Patrick McFadin: 11:02
Yeah. And being a database of record, those are all really great features. And I will tell you, I know just through my own wanderings that I know that there is a few pretty large companies that are currently running beta 3 in production. Wow, I know, crazy times. Let's move on. So let's talk about some of the improvements and the first one, if you were familiar with Renee Cassandra cluster, I'm going to use the R word trigger warning, repair. And if you're not familiar with Cassandra, when I talk about a repair process, I'm not talking about fixing the database, I'm talking about the anti-entropy repair. This goes all the way back to the dynamo paper. And it's really managing the consistency of a data in a large-scale distributed system.
Patrick McFadin: 11:53
This is running is absolutely mandatory, no choice. And then this gets screwed up during the import into ON24, I blame everyone. It's mandatory, but you get range guy over it because it is complex. Running repair is you're an operator and you're running it because in the cluster, running repair is like something you really have to spend the time to get to know and figure out and not fail at. And it's just constant source of problems for the community. Like, "Oh, my repair didn't work." As a result, not a lot of people do it like they should. So there's been a lot of energy put into this, a lot of great engineering time, a lot of contributions.
Patrick McFadin: 12:38
So essentially what it is the repair process is now wrapped in like a tree transaction. So we know that there's a consistency of that repair process instead of just not happening or silently failing. It also gives you better control over what has been repaired. And that's really critical because when we do incremental repairs, we're doing a little bits at a time. You want to know that it got done. And finally, this whole thing is just really set up for doing this, running repair out of the box with almost every situation and the same default thing. I know same default's kind of a loaded word because who's default? But repairs will be a lot easier to work with.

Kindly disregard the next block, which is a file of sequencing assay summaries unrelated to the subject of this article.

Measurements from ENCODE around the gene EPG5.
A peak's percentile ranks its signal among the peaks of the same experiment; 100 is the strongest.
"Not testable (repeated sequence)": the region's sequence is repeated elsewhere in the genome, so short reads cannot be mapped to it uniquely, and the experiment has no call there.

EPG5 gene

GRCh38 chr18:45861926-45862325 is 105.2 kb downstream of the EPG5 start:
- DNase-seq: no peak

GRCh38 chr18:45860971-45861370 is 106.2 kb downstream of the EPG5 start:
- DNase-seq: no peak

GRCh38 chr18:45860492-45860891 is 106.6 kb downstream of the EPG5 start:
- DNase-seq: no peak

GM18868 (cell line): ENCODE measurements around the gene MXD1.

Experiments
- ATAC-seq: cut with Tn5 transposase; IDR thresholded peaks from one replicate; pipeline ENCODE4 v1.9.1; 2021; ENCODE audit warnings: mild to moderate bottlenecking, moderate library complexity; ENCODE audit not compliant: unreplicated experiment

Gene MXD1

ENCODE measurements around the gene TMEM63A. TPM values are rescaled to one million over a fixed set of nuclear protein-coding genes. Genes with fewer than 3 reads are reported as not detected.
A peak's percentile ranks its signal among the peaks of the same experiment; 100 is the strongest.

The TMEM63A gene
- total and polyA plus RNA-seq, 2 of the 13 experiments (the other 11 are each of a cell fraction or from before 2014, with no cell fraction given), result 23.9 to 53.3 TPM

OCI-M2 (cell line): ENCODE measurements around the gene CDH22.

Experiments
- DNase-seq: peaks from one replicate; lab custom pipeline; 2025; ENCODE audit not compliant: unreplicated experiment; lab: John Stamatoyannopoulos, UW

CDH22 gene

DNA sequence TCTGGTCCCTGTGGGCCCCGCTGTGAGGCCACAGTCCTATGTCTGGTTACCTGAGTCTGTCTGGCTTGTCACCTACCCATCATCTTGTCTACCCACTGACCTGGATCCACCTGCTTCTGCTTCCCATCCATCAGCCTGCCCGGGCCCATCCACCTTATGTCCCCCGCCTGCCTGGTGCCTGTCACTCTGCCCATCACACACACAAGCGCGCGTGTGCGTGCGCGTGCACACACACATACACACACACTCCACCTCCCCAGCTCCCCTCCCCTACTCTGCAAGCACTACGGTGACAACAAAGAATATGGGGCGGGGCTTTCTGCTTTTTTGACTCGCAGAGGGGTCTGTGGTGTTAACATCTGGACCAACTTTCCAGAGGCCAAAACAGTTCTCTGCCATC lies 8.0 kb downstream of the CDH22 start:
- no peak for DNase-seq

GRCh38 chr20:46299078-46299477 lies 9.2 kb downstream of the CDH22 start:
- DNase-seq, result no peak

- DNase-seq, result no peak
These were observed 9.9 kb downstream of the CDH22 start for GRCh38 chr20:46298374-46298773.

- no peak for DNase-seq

Patrick McFadin: 13:20
Now, we have community projects out there that are doing some great things around repair called Cassandra Reaper, still their project. That's a part of the Apache Cassandra project. Reaper is a tool to help you run repairs. If you are running a Cassandra cluster right now, I strongly recommend checking out Reaper. Reaper is a great tool to use and will make your life a lot easier. That started all the way back at Spotify, Last Pickle picked it up and ran with it and now it's part of the Apache Cassandra project. So worth looking at.
Patrick McFadin: 13:54
And in my shameless plug, if you really... Josh's laughing now, it's like, "Do you have to keep talking about it?" Yes, I do. If you were underwater, under a rock or something in the past couple of weeks, we just released this project called k8ssandra, which is essentially running Cassandra on Kubernetes, and all the tools you need to run with it including Reaper for running repairs. And it's all automated, very easy to use. If you're using Kubernetes and Cassandra, k8ssandra.io come join the project, we would love to include you into that. But it will be pretty important as we upgrade to 4.0 because this will be a part of it. And it does this really cool thing where it creates Grafana dashboards and you couldn't have, I can't do without. That's right. This is actually a screenshot from a dashboard. So k8ssandra.io makes your life a lot easier for repair.
Josh McKenzie: 14:55
Patrick because the tech lead that was working on k8ssandra did a demo there earlier today and it's amazing to see that many different moving parts installed via helm charts with a one or two commands. And then the number of different dashboards to just see, "Here's what our ingress looks like, here's what the repairs status is, it gets Reaper set up for you et cetera." Moving towards kind of the more SRE-focused view of being an operator and running stuff, it's great to see Cassandra kind of come into that space. And yeah, it's pretty cool stuff, but it's the community project, right? So the more of us that can get together working on it, the better.
Patrick McFadin: 15:29
Yeah. That's what it is. It's where our communities gathering or Cassandra community, Kubernetes community are joining up forces to make it both work better. And if you're a DBA, this is a great way to get to be an SRE. Okay, so moving onto the next thing, and this is one that I have a lot of personal interest in, virtual tables. If you're familiar with the V dollar signs and Oracle, pretty much the same thing where before you would get to any system variables in Cassandra, you'd have to use JMX, the Java Management Extensions. If you don't know what JMX is, you were so lucky. Because JMX was a thing that was cool in the 1990s and just never went away. It is the way to instrument things inside of the JBM. However, getting to it for operators is just impossible sometimes.
Patrick McFadin: 16:25